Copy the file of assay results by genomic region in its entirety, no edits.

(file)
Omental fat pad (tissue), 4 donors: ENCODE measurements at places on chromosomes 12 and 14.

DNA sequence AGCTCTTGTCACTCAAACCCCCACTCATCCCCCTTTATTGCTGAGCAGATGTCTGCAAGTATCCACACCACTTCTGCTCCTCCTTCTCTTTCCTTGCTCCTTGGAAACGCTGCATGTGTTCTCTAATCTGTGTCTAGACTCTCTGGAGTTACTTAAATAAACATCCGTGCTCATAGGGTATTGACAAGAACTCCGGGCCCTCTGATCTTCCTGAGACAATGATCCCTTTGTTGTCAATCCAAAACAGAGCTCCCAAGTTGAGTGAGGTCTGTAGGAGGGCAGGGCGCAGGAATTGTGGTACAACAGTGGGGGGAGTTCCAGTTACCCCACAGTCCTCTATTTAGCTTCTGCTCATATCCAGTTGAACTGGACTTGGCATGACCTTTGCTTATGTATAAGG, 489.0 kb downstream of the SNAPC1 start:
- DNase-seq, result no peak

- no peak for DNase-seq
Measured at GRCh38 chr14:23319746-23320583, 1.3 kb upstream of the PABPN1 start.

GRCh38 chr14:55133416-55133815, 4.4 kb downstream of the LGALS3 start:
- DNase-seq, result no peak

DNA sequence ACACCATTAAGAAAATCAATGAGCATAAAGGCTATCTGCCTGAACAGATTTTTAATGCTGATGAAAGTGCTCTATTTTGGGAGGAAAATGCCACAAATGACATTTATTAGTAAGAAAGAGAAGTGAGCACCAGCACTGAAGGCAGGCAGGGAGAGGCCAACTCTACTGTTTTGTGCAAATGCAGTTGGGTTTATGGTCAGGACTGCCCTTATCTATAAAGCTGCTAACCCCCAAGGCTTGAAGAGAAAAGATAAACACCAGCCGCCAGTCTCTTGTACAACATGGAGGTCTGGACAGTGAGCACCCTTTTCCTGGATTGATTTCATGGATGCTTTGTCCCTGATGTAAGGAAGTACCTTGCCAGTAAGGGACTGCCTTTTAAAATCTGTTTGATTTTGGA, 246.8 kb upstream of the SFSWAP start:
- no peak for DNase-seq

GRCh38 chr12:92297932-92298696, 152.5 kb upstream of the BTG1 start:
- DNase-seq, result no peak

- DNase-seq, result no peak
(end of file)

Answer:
Omental fat pad (tissue), 4 donors: ENCODE measurements at places on chromosomes 12 and 14.

DNA sequence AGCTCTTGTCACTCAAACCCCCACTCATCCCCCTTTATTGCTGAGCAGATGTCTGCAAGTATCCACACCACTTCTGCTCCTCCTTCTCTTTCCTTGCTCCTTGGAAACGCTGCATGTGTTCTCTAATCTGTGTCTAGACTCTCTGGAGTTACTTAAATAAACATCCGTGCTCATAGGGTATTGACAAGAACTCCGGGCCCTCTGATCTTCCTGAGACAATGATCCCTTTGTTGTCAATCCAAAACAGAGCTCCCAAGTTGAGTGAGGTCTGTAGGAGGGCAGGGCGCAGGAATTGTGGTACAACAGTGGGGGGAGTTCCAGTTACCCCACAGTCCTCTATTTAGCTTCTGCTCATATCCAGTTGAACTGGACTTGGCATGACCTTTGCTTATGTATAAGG, 489.0 kb downstream of the SNAPC1 start:
- DNase-seq, result no peak

- no peak for DNase-seq
Measured at GRCh38 chr14:23319746-23320583, 1.3 kb upstream of the PABPN1 start.

GRCh38 chr14:55133416-55133815, 4.4 kb downstream of the LGALS3 start:
- DNase-seq, result no peak

DNA sequence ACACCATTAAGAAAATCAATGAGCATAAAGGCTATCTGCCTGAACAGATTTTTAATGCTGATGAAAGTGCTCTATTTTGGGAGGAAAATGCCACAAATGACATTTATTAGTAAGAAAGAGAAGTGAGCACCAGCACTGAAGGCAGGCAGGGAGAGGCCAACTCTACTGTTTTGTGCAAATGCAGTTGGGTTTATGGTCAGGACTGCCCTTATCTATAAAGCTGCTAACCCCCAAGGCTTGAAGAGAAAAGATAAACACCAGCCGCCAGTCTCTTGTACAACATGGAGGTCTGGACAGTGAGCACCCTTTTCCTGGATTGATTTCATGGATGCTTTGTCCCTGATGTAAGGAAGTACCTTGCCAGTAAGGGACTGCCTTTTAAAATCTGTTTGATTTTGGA, 246.8 kb upstream of the SFSWAP start:
- no peak for DNase-seq

GRCh38 chr12:92297932-92298696, 152.5 kb upstream of the BTG1 start:
- DNase-seq, result no peak

- DNase-seq, result no peak